Life science companies generate volumes of complex data related to research and development of new drugs and machines, and risk management. And, the magnitude of this data deluge is only going to escalate. The process of drug discovery/development and clinical trials could take decades and drain millions. Add to it the uncertainty over the outcomes, older legacy systems, compliance and funds for development!
Here’s where AI and big data play a significant role by providing agility and efficiency needed for better treatment outcomes, drug development with improved return on investment, faster market time. The technologies harvest and leverage the data to make intelligent decisions. This enables efficient research and clinical trials for a more individual-centric approach. The trials can be more focused and predictive analysis could crunch gigantic volumes of diverse data from varied sources to suggest the most suitable candidate for clinical trials. Utilising the data in systematic ways can help companies identify a new potential drug that can be utilised for effective medicines. For instance, the MIT Clinical Machine Learning Group is developing algorithms to create more effective treatments for Type 2 diabetes.
Unlike humans, AI-led models curate medical insights without cognitive biases and make decisions based on strong data analysis. For instance, new-age technologies have improved the survival rate of melanoma patients from 16 per cent to significant 98 per cent by successfully detecting fatal symptoms at early stages.
While data sharing and analysing is the key to innovation, however, the gigantic amount of confidential and sensitive data makes the life sciences industry a prime target of cyber-attacks. The data arising from research and development (R&D), clinical trials, valuable details about products, pricing and promotion, and connected medical devices are at a potential risk of being hacked.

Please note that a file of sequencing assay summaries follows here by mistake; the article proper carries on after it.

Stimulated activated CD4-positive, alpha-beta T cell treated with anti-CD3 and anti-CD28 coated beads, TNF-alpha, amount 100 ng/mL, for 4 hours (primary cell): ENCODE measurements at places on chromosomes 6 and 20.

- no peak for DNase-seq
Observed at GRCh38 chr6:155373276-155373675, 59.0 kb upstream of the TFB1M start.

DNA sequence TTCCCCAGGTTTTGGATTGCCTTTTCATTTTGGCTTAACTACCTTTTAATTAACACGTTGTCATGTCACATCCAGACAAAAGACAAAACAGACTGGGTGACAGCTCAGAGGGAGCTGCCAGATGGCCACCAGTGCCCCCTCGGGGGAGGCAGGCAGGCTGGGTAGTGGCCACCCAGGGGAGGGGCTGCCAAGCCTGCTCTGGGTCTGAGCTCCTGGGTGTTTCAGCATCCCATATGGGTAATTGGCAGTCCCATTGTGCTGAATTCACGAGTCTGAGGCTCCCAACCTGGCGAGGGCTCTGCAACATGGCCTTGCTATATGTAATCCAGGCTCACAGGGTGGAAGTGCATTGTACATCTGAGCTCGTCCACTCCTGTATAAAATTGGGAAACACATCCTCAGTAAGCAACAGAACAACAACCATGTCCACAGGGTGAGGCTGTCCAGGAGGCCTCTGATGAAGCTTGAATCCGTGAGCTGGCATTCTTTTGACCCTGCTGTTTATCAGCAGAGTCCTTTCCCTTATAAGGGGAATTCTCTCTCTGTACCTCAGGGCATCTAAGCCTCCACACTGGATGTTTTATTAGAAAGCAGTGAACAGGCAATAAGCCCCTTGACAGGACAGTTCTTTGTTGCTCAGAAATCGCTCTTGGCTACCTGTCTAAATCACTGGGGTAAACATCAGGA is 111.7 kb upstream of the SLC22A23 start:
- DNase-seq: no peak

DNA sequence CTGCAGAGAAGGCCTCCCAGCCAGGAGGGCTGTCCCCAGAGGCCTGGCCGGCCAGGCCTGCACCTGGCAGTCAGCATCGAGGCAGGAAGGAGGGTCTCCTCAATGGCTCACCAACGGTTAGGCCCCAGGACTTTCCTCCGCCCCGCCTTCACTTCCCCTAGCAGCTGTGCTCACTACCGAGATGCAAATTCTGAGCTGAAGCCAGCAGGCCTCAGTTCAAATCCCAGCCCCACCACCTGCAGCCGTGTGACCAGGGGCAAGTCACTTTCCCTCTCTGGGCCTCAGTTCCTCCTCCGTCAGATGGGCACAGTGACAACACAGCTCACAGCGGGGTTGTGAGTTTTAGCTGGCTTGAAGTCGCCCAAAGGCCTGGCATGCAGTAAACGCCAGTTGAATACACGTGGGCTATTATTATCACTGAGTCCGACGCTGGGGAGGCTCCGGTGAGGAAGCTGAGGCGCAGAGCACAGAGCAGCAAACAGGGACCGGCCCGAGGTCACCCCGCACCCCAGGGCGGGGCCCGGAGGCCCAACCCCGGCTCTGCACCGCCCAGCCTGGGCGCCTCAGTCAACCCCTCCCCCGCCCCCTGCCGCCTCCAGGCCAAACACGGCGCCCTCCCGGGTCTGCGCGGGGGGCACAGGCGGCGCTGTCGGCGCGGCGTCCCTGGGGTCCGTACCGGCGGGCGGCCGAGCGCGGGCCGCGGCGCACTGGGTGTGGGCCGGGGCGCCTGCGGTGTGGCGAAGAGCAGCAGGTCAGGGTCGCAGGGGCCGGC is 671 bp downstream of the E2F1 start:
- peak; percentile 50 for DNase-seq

In the wake of increasing cyber-attacks on enterprises and governments, the stolen health data is said to be valued at about 10 or 20 times4 more than the value of a credit card number. Despite the awareness of such breaches, 43 per cent life science executives surveyed by a premier consultancy firm said they have not ramped up their cybersecurity investments. There are varying reasons for this from workplace attitude to considering cybersecurity as an ‘IT problem.’ This is a massive task and one that everyone needs to be thinking hard about.
Digital service design to take the digital leap
At Infosys, we utilise cutting-edge tools and metrics to ascertain digital as a value generator for life sciences companies. Our digital service design5 aligns key digital touch points in the care continuum to identify the benefits driving value to patients and measuring the return on digital for the enterprise. This digital service design can unleash a wave of opportunities in digital innovation to simplify future patient journeys and enable better patient care.
We will continue our efforts to make a difference with our tools based on Infosys Nia, our purposeful AI platform that is capable of transforming the life sciences landscape. It offers a single-point entry for AI with a complete spectrum of capabilities to accelerate business transformation.
- https://www.phishlabs.com/ hackers-want-your-medical-information-article-2/